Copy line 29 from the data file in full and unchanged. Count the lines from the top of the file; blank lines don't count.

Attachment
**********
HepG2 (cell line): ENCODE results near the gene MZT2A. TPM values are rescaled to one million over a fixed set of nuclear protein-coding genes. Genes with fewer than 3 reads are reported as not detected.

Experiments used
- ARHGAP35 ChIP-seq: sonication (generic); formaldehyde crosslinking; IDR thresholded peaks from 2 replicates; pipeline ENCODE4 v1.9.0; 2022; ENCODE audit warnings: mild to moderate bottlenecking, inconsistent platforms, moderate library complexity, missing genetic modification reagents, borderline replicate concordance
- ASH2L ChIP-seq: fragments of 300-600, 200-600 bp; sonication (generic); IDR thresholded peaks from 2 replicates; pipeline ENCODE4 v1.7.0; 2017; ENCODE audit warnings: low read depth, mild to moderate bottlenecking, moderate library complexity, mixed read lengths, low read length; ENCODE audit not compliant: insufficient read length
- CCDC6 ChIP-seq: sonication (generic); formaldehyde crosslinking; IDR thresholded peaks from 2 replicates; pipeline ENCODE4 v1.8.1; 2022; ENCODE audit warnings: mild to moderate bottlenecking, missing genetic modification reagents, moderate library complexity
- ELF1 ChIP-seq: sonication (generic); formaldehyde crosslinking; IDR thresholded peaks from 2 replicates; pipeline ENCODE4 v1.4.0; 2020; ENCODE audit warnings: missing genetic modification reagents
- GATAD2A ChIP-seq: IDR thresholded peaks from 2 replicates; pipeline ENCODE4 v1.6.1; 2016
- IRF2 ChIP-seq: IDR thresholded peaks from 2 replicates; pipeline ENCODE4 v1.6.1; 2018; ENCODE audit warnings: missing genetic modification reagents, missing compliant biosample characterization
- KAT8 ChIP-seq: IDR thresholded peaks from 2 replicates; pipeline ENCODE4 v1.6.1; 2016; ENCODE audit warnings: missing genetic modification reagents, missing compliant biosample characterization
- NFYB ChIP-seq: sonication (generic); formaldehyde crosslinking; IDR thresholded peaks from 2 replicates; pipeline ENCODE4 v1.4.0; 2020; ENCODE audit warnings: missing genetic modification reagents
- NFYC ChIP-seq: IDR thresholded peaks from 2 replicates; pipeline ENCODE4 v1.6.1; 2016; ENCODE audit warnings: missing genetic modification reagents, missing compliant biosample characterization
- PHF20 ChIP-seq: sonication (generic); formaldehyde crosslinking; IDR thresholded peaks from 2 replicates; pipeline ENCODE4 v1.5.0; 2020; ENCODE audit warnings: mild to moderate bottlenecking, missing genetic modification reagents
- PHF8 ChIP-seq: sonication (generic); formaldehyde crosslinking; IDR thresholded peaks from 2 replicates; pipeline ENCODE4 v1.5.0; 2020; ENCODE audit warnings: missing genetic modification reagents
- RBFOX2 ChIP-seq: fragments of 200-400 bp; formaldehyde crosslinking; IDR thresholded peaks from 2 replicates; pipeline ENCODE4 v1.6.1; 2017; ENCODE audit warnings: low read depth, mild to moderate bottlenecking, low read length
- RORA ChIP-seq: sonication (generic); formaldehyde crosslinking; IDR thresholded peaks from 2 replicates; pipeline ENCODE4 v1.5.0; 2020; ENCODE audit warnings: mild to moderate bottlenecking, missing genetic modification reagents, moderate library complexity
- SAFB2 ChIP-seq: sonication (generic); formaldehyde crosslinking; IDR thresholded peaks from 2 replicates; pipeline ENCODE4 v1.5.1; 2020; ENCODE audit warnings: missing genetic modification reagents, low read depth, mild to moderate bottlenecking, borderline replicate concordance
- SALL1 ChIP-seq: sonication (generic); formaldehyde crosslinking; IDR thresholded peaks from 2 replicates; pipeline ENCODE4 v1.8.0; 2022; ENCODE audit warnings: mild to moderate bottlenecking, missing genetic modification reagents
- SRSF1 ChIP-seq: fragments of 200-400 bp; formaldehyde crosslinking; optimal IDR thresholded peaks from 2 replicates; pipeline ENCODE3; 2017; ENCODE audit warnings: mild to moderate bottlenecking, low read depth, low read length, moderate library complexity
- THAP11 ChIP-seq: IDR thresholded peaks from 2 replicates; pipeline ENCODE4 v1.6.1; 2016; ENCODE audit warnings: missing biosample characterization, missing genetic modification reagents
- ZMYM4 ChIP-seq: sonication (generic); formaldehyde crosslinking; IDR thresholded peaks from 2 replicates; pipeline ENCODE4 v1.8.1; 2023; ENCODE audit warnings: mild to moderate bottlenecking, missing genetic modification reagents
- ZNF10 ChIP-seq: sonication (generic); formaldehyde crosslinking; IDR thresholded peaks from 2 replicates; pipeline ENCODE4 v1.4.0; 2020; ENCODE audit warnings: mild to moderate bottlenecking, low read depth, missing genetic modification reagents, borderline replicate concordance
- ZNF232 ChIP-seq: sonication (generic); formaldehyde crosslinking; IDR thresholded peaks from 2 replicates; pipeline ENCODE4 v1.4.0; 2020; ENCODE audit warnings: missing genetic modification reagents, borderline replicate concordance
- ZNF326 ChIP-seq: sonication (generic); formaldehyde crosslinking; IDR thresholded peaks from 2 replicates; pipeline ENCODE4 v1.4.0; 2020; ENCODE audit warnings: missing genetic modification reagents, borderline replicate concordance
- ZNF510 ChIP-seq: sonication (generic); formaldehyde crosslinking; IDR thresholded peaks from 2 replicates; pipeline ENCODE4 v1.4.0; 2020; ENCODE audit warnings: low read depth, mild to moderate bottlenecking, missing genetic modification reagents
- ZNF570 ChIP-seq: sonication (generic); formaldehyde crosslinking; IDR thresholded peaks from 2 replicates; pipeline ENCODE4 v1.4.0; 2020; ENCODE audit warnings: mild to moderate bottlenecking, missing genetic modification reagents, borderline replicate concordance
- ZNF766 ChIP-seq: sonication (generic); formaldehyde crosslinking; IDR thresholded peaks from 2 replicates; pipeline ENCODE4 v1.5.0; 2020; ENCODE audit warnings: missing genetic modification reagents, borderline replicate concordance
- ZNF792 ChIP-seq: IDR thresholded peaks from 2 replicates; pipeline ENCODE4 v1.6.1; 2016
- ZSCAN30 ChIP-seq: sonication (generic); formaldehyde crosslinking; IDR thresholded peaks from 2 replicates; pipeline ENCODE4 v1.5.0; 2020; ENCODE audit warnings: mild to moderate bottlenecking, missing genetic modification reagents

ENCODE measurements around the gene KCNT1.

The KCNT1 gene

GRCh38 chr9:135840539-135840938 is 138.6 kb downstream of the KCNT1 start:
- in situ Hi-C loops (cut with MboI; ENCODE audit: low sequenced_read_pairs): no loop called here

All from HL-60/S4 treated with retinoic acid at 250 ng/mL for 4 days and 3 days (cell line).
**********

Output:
ENCODE measurements around the gene KCNT1.